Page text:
NB: While reading this series, it can be helpful to keep a copy of the ABRSM Singing syllabus to hand. The syllabus can be downloaded here http://gb.abrsm.org/en/our-exams/singing/
Facing the list of song choices for an ABRSM singing exam can be daunting. For most other instruments there are between 6 and 10 choices per list. Several popular instruments even have their own book published with three pieces from each list in, making it very simple to choose. In contrast, Grade 1 singing has 22 pieces in list A, 21 for list B and 31 for list C. By Grade 8 this has grown to 53 choices for list A, 43 on list B, 45 on list C and 46 on list D!
There is one very important reason for all this choice, and it’s the thing which is most important to remember when deciding on repertoire – no two voices are the same. There are a mixture of male, female and non-gendered songs right from Grade 1, and from Grade 6 some songs are listed with specific voice types.
The key questions I use for choosing repertoire for AB exams are more or less the same as the ones I use for choosing my own concert repertoire:
- What is the vocal range? Can my student hit every note required with confidence? – Note that many of the songs on the AB lists are published in several keys. I tend not to do my own transpositions as it’s rarely necessary. However, the syllabus says “all items may be sung by any voice and in any key, published or transposed, suited to the compass of the candidate’s voice, except for those items from operas, operettas, oratorios, cantatas and sacred works in Grades 6–8 (Lists A and D) where a particular voice and key are speciﬁed (although original pitch may be adopted in Baroque pieces, if appropriate)”.
- Where is my student’s vocal strength? – It’s no good to give a student who struggles to hold pitch in their upper registers a song which is almost entirely at a high pitch. Songs should reflect the best qualities of a student’s voice.
- Does my student struggle with any techniques? Are there technical things they are really good at? – Young students may struggle to sustain long phrases as their lungs are small. Other students might have a knack for crisp articulation, or maintain really good tone on long notes.
- For foreign languages: does my student already know a little German / French / Italian / Spanish / Icelandic? – Knowing a little of the language can really help a student understand and engage with foreign language pronunciation, as well as with communicating meaning.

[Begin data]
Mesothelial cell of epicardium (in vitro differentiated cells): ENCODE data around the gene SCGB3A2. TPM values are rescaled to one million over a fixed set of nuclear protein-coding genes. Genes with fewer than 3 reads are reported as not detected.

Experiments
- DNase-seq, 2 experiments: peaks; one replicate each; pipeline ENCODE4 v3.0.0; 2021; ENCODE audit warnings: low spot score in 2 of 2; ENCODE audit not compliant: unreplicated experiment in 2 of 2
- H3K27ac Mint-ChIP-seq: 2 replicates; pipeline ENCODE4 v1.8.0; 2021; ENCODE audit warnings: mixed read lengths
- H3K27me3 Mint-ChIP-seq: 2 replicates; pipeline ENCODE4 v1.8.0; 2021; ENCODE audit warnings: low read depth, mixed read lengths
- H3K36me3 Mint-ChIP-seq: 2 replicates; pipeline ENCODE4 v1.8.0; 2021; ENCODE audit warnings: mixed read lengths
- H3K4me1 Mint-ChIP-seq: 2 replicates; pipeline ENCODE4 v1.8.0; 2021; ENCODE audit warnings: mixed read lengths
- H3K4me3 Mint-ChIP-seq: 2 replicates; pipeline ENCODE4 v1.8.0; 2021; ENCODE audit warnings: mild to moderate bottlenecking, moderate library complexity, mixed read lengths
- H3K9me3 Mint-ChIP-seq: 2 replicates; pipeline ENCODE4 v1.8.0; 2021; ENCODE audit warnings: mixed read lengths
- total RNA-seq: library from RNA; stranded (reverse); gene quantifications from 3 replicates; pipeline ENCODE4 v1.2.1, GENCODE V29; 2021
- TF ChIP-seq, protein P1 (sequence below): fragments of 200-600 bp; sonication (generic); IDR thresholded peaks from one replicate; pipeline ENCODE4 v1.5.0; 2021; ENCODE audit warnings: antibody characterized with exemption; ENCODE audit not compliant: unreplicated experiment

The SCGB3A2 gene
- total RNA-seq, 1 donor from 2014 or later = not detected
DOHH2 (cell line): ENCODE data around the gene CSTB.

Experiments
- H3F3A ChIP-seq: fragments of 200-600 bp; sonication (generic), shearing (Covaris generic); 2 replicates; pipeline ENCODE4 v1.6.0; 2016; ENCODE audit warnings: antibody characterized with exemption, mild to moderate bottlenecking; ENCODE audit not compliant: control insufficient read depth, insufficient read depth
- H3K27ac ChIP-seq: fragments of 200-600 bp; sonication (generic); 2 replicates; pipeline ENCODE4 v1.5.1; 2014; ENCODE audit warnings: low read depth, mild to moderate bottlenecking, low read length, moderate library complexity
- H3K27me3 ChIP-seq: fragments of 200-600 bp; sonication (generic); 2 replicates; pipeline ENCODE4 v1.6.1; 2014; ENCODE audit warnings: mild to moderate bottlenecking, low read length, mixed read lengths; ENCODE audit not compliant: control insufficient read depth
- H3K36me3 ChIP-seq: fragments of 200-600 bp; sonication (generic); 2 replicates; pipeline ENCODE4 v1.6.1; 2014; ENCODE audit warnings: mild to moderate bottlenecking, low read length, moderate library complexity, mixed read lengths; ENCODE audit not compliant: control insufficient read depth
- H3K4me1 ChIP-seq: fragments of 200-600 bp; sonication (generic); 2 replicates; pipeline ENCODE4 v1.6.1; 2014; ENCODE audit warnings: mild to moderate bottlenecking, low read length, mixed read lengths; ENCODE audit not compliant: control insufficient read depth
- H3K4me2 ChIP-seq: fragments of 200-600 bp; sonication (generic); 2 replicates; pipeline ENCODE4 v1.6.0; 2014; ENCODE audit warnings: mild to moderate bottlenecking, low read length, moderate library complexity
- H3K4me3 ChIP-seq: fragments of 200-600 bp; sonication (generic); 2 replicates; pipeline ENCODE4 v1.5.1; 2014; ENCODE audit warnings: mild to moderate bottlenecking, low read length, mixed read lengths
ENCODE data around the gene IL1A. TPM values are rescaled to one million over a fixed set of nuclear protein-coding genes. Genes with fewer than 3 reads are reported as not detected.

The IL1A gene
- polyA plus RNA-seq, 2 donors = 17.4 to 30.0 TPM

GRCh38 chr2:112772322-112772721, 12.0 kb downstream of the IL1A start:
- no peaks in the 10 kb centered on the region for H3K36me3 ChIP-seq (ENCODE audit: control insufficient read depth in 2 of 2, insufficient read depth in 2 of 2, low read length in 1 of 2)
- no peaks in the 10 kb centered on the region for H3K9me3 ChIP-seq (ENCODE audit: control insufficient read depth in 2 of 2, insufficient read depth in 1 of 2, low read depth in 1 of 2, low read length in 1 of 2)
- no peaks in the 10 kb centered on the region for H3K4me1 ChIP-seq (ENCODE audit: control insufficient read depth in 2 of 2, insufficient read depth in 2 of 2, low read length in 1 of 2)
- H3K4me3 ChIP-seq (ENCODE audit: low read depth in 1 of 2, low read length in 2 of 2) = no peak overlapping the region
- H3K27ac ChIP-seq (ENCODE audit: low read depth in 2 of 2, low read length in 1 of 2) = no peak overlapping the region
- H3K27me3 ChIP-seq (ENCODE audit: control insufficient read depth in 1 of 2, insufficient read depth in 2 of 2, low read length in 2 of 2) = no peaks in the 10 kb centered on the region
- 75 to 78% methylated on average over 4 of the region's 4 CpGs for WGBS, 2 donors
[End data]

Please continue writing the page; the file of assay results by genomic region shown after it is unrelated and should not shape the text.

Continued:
- How old is my student? How good at conveying emotional content are they? – ABRSM exams don’t have the acting component that Music Theatre exams do, but it is important to bear in mind that some songs may not be appropriate to give a young singer. Singers who are particularly good at conveying emotion should be directed to a song which can show off their talents.
I also have two more non-musical considerations:
- Can you get hold of the music? – There’s an anthology of Icelandic Art Songs, for example, that is on several lists, but I can’t find anywhere to buy it from except the publishers’ website which is in Icelandic. If you can’t get a legal copy of the music, you can’t sing the song in the exam. Period.
- Is it an overdone song? – Watch out for songs which appear in a lot of anthologies, especially the graded ones. Examiners will have heard these more often than repertoire which is only “published separately”. Watch out for really well known songs too. I’m sure it’s just a legend, but I’m convinced that it helps to offer a programme containing less popular songs!
These questions will start to narrow down the lists, but there’s no substitute for listening to as many songs as possible and singing at least a few from each list. YouTube has recordings of the vast majority of songs and is invaluable for making a first pass through. I try to maintain playlists with as many of the songs as I can find over at my YouTube page.
Ultimately, I do find that as much gut instinct as analysis goes into selecting songs for exams. With my younger students, I usually choose a list myself, but with older ones it can be a great journey to go on together to listen, sample, try out and choose a programme both of you love.
Join me again next week for a look at the types of music which can be found on each list.
–> Next post “Choosing Repertoire 2: The Lists”